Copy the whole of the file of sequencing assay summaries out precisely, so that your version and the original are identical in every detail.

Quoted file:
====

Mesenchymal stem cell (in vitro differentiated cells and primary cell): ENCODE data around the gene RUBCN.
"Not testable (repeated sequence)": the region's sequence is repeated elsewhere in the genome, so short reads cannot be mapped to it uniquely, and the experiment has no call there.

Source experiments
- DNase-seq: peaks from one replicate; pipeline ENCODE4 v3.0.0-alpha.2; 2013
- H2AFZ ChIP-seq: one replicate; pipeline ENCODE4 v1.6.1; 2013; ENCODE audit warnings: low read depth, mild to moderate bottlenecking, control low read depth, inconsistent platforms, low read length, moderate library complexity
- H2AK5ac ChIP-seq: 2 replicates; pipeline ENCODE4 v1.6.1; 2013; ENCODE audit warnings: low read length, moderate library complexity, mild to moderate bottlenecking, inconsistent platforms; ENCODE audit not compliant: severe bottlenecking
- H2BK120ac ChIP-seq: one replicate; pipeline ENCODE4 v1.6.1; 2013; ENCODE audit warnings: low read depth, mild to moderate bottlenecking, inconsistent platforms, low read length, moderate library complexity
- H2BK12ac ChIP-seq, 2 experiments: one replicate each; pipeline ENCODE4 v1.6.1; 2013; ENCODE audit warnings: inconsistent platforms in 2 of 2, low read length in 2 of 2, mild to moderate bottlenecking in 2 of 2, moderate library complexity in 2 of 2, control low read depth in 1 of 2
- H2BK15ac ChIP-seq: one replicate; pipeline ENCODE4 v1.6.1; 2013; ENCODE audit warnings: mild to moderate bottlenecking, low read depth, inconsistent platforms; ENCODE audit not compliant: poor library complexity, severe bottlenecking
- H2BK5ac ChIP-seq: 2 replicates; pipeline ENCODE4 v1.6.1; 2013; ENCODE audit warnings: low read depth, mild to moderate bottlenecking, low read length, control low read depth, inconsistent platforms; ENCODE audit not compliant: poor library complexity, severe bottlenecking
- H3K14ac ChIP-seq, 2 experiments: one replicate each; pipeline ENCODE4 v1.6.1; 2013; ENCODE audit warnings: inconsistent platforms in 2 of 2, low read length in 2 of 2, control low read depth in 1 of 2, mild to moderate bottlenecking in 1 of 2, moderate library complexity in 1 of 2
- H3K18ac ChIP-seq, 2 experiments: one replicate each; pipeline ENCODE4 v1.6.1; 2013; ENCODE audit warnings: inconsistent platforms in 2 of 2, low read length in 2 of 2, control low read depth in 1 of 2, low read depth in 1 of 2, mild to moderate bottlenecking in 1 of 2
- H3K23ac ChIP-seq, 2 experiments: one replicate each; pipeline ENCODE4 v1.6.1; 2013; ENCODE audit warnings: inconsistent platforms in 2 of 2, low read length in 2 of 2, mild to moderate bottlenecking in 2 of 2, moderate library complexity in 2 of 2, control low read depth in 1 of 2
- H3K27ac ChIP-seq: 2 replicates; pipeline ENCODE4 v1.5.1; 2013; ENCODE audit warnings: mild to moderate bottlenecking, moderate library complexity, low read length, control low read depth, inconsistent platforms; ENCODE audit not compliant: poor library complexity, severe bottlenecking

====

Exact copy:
Mesenchymal stem cell (in vitro differentiated cells and primary cell): ENCODE data around the gene RUBCN.
"Not testable (repeated sequence)": the region's sequence is repeated elsewhere in the genome, so short reads cannot be mapped to it uniquely, and the experiment has no call there.

Source experiments
- DNase-seq: peaks from one replicate; pipeline ENCODE4 v3.0.0-alpha.2; 2013
- H2AFZ ChIP-seq: one replicate; pipeline ENCODE4 v1.6.1; 2013; ENCODE audit warnings: low read depth, mild to moderate bottlenecking, control low read depth, inconsistent platforms, low read length, moderate library complexity
- H2AK5ac ChIP-seq: 2 replicates; pipeline ENCODE4 v1.6.1; 2013; ENCODE audit warnings: low read length, moderate library complexity, mild to moderate bottlenecking, inconsistent platforms; ENCODE audit not compliant: severe bottlenecking
- H2BK120ac ChIP-seq: one replicate; pipeline ENCODE4 v1.6.1; 2013; ENCODE audit warnings: low read depth, mild to moderate bottlenecking, inconsistent platforms, low read length, moderate library complexity
- H2BK12ac ChIP-seq, 2 experiments: one replicate each; pipeline ENCODE4 v1.6.1; 2013; ENCODE audit warnings: inconsistent platforms in 2 of 2, low read length in 2 of 2, mild to moderate bottlenecking in 2 of 2, moderate library complexity in 2 of 2, control low read depth in 1 of 2
- H2BK15ac ChIP-seq: one replicate; pipeline ENCODE4 v1.6.1; 2013; ENCODE audit warnings: mild to moderate bottlenecking, low read depth, inconsistent platforms; ENCODE audit not compliant: poor library complexity, severe bottlenecking
- H2BK5ac ChIP-seq: 2 replicates; pipeline ENCODE4 v1.6.1; 2013; ENCODE audit warnings: low read depth, mild to moderate bottlenecking, low read length, control low read depth, inconsistent platforms; ENCODE audit not compliant: poor library complexity, severe bottlenecking
- H3K14ac ChIP-seq, 2 experiments: one replicate each; pipeline ENCODE4 v1.6.1; 2013; ENCODE audit warnings: inconsistent platforms in 2 of 2, low read length in 2 of 2, control low read depth in 1 of 2, mild to moderate bottlenecking in 1 of 2, moderate library complexity in 1 of 2
- H3K18ac ChIP-seq, 2 experiments: one replicate each; pipeline ENCODE4 v1.6.1; 2013; ENCODE audit warnings: inconsistent platforms in 2 of 2, low read length in 2 of 2, control low read depth in 1 of 2, low read depth in 1 of 2, mild to moderate bottlenecking in 1 of 2
- H3K23ac ChIP-seq, 2 experiments: one replicate each; pipeline ENCODE4 v1.6.1; 2013; ENCODE audit warnings: inconsistent platforms in 2 of 2, low read length in 2 of 2, mild to moderate bottlenecking in 2 of 2, moderate library complexity in 2 of 2, control low read depth in 1 of 2
- H3K27ac ChIP-seq: 2 replicates; pipeline ENCODE4 v1.5.1; 2013; ENCODE audit warnings: mild to moderate bottlenecking, moderate library complexity, low read length, control low read depth, inconsistent platforms; ENCODE audit not compliant: poor library complexity, severe bottlenecking